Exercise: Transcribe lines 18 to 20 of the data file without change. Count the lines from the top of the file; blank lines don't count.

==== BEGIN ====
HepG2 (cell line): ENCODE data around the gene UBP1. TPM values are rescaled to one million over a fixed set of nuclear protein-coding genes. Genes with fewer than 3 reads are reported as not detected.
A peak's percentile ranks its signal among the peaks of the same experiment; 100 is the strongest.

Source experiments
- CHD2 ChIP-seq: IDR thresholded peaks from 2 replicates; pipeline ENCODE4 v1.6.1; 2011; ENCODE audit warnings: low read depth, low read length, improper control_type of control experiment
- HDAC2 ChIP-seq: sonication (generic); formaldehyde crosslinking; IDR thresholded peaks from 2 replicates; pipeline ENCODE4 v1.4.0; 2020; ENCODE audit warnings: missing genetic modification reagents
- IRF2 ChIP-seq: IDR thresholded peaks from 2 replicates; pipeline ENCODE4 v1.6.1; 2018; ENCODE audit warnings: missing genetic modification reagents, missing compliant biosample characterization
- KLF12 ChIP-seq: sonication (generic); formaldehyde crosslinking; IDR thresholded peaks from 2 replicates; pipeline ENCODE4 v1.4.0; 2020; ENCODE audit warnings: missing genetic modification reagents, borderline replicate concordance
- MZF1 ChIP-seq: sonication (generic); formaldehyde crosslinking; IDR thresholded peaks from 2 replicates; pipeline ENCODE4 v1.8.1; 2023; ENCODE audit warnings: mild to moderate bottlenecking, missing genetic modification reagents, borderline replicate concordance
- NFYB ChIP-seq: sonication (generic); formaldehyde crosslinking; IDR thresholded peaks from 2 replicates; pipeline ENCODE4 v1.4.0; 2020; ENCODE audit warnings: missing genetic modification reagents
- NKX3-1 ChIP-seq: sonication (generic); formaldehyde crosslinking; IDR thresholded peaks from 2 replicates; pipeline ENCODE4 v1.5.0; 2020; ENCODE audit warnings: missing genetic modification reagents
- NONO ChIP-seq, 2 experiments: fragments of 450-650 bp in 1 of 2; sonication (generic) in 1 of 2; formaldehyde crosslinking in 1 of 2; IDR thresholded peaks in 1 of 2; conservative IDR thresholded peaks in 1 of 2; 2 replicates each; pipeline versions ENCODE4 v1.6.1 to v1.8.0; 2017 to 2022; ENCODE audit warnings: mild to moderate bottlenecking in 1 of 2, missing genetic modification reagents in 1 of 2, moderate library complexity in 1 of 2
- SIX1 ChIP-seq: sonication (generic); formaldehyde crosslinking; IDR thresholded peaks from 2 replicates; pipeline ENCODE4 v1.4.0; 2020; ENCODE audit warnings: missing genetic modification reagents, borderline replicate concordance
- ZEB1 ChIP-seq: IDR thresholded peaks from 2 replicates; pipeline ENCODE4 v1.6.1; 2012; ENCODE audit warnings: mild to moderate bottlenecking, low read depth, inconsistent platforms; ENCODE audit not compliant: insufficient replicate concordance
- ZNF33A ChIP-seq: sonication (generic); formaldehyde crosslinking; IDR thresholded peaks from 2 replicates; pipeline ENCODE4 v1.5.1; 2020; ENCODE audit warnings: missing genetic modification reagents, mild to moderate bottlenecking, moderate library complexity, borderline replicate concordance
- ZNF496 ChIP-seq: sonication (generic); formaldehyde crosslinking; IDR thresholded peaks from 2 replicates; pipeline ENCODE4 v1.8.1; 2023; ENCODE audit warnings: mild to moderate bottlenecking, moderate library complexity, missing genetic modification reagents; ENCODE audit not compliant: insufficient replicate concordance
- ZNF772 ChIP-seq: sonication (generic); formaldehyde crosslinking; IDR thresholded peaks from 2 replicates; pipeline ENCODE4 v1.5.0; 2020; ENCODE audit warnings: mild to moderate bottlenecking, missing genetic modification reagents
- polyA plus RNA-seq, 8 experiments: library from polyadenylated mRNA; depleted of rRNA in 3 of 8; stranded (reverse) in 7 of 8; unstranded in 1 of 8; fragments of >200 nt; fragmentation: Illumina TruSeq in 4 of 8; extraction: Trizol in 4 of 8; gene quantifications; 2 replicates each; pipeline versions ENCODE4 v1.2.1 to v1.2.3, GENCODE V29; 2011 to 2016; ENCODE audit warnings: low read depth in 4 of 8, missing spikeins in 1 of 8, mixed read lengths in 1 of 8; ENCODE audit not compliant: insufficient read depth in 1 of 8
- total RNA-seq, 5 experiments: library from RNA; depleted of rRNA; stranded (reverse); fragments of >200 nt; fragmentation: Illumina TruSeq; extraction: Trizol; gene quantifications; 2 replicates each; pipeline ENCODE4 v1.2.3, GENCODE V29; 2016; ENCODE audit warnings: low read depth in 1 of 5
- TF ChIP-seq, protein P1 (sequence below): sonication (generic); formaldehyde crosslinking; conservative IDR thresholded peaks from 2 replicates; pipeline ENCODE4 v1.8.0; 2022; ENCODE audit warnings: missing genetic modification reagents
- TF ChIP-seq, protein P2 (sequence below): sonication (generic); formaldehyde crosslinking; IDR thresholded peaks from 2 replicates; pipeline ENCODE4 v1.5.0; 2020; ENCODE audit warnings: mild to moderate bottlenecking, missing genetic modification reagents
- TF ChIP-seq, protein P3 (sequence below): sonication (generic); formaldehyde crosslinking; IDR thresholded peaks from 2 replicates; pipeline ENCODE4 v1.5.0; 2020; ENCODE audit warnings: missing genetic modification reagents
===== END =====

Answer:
- total RNA-seq, 5 experiments: library from RNA; depleted of rRNA; stranded (reverse); fragments of >200 nt; fragmentation: Illumina TruSeq; extraction: Trizol; gene quantifications; 2 replicates each; pipeline ENCODE4 v1.2.3, GENCODE V29; 2016; ENCODE audit warnings: low read depth in 1 of 5
- TF ChIP-seq, protein P1 (sequence below): sonication (generic); formaldehyde crosslinking; conservative IDR thresholded peaks from 2 replicates; pipeline ENCODE4 v1.8.0; 2022; ENCODE audit warnings: missing genetic modification reagents
- TF ChIP-seq, protein P2 (sequence below): sonication (generic); formaldehyde crosslinking; IDR thresholded peaks from 2 replicates; pipeline ENCODE4 v1.5.0; 2020; ENCODE audit warnings: mild to moderate bottlenecking, missing genetic modification reagents